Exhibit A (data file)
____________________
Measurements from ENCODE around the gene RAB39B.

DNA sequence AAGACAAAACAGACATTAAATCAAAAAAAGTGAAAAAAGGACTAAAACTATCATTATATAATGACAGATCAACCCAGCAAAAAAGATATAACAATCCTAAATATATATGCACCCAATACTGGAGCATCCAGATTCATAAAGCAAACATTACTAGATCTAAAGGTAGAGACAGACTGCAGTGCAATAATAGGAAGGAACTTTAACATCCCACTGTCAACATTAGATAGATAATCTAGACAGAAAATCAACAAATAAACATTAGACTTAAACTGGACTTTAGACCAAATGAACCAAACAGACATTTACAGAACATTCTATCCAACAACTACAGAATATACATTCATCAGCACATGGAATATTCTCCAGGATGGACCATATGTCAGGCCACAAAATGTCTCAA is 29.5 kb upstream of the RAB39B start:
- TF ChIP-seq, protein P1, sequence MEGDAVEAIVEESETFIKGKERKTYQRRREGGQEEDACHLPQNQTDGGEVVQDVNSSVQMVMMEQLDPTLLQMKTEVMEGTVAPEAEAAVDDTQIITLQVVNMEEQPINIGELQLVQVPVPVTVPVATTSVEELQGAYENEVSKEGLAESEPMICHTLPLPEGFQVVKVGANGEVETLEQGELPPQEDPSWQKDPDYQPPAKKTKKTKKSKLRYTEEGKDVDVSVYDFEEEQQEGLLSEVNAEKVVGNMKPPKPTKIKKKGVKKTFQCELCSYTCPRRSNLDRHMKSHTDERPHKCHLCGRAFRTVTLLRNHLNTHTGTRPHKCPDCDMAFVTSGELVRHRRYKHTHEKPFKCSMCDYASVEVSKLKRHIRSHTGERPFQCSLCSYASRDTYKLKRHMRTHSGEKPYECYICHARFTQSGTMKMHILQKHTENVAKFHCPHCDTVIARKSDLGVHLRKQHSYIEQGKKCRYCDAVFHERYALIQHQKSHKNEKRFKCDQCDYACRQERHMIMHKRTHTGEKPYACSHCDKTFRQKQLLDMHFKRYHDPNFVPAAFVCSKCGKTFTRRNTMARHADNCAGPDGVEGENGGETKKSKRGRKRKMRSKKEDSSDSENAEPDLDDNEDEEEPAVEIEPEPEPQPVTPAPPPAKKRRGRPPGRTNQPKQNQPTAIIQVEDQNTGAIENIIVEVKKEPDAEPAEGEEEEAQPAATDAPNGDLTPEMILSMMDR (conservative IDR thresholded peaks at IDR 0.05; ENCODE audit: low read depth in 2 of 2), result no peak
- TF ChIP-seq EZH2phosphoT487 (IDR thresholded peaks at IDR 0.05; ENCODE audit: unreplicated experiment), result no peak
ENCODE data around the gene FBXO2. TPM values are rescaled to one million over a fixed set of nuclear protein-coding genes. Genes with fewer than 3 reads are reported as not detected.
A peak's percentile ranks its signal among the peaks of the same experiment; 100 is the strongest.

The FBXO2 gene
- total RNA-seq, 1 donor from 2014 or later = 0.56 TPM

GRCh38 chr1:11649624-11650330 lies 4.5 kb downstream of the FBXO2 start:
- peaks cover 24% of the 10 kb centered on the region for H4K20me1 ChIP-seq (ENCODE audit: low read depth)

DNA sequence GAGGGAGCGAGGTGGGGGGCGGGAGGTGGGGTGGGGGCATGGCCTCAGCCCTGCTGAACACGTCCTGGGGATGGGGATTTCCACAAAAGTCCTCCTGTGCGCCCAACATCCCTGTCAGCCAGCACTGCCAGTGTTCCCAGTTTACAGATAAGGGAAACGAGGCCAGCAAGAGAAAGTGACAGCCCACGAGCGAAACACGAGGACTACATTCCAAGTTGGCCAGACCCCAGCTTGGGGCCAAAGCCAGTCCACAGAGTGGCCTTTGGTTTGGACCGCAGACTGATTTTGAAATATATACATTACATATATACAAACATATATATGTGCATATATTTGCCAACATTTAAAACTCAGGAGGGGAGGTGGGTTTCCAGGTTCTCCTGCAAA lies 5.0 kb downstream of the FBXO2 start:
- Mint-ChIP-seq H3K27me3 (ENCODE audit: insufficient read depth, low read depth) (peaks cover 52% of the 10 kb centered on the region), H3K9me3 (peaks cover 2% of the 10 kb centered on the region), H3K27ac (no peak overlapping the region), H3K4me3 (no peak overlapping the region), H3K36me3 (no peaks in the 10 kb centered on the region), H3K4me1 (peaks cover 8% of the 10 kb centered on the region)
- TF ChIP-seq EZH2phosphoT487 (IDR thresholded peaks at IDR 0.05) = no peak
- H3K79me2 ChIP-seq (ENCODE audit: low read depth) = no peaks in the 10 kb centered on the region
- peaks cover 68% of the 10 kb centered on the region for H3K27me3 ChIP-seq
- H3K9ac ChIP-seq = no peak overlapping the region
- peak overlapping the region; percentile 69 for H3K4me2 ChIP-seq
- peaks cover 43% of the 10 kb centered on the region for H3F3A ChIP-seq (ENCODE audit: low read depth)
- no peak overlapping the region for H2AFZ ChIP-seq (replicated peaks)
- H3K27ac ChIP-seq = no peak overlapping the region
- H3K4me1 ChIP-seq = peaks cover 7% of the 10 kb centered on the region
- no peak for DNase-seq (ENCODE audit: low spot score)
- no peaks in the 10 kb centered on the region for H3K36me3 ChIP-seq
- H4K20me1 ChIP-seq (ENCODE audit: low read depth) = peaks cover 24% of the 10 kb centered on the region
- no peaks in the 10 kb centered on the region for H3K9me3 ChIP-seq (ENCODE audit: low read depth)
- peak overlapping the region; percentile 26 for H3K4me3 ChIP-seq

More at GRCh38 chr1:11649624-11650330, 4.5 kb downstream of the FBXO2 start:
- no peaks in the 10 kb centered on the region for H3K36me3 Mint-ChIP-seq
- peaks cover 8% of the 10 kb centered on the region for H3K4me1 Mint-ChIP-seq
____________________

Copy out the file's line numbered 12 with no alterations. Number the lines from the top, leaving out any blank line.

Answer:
- Mint-ChIP-seq H3K27me3 (ENCODE audit: insufficient read depth, low read depth) (peaks cover 52% of the 10 kb centered on the region), H3K9me3 (peaks cover 2% of the 10 kb centered on the region), H3K27ac (no peak overlapping the region), H3K4me3 (no peak overlapping the region), H3K36me3 (no peaks in the 10 kb centered on the region), H3K4me1 (peaks cover 8% of the 10 kb centered on the region)